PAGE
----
The Federal Motor Carrier Safety Administration, in a report to Congress on the cost and effectiveness of the electronic logging device mandate, said external factors since the implementation of ELDs have prevented the agency from determining the safety impacts of the devices.
The report to Congress was required by the 2021 Infrastructure Investment and Jobs Act, which directed the Secretary of Transportation to submit a report that, in addition to analyzing the cost and effectiveness of ELDs, also details the processes FMCSA uses to review driver logs recorded by ELDs, protect proprietary and personally identifiable information obtained from ELDs, and explain how an operator can challenge or appeal a violation notice issued by FMCSA relating to an ELD.
In analyzing the effectiveness of ELDs, FMCSA cited “confounding factors” -- the 2020 changes to hours-of-service rules, HOS exemptions issued in response to COVID-19, and the implementation of FMCSA’s Drug and Alcohol Clearinghouse – as “events that have occurred that have impacted the use of ELDs, safety, and HOS enforcement.” The agency added that the factors “have increased the challenges relating to any further analysis of the ELD mandate, making it difficult to tease out their individual safety impacts.”
According to Overdrive research conducted last year on crash rates before and after the ELD mandate, it's at least clear that truck-involved crashes, injuries and fatalities have been on the rise since the mandate took effect. Owner-operators generally feel the ELD mandate is at least in part to blame, with a whopping 87% of respondents to Overdrive polling noting negative safety impacts. Attendant to Overdrive's examination of the issue last Fall, FMCSA Administrator Robin Hutcheson echoed the message of this new report to Congress, in some ways. She believed that there “isn’t one factor" on which "you can place an increase or a decrease” in crashes and fatalities, and that there is “always a set of factors.”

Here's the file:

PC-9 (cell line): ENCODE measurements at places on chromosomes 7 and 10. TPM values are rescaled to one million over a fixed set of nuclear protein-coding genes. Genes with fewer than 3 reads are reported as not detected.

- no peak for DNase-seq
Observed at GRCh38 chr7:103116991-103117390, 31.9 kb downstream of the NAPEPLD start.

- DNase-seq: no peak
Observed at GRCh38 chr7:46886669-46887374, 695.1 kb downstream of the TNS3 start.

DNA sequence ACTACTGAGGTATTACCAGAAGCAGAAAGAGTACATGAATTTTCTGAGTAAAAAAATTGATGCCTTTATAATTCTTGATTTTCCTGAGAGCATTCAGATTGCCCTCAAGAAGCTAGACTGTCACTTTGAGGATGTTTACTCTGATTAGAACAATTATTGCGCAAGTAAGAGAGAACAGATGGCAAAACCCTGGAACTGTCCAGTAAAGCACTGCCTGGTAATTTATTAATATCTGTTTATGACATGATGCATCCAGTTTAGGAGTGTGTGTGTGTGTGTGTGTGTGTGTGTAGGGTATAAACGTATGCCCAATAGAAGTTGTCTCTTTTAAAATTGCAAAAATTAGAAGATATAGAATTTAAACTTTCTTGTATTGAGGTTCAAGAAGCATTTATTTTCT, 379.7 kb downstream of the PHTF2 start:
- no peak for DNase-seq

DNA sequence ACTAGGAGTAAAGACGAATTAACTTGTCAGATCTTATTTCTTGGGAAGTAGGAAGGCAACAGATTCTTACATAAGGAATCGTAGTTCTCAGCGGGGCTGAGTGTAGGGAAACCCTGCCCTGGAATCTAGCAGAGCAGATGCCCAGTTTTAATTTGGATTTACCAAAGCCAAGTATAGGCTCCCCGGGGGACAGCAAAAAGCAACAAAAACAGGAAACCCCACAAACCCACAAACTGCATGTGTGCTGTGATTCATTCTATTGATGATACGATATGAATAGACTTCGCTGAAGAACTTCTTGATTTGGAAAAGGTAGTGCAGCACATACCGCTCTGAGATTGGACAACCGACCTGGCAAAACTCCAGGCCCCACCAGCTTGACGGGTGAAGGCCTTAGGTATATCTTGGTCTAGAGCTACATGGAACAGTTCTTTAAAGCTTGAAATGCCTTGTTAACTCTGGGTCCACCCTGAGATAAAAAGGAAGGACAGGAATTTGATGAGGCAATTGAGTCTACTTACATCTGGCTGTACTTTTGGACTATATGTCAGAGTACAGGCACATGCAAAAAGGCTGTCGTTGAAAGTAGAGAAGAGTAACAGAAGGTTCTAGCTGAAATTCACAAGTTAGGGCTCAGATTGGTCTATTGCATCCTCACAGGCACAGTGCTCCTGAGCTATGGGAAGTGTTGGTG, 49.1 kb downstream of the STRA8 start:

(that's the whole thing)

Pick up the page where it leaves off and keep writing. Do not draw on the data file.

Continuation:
FMCSA did note to Congress that since ELDs were implemented, the number of HOS violations recorded have decreased. According to the agency, in December 2017, 1.19% of driver inspections cited at least one HOS violation. By December 2021, that percentage was down to approximately 0.77%.
Another area where FMCSA has seen improvement since the mandate is with driver harassment and forced dispatch, according to the report. “Many drivers have anecdotally reported that the use of ELDs has prevented dispatchers from encouraging or forcing them to commit HOS violations." Operators paid by the mile represent a majority of OTR drivers, FMCSA said, though Overdrive's most recent compensation survey showed a majority of owner-operators paid percentage of the load. For per-mile-compensated drivers, the agency nonetheless contended, "improved documentation supported by ELDs helps reduce paycheck errors.”
FMCSA also said in its report that its ELD data-transfer system meets government data security and privacy standards, adding that its “ELD Submission Web Service received an ‘A+’ grade” during a security test conducted in February 2022.
Finally, on costs, FMCSA said its knowledge of ELD costs and benefits aligns with the estimates published in the ELD rule.
Among benefits estimated with the rule's publication were an annual 26 lives saved and more than 500 injuries avoided.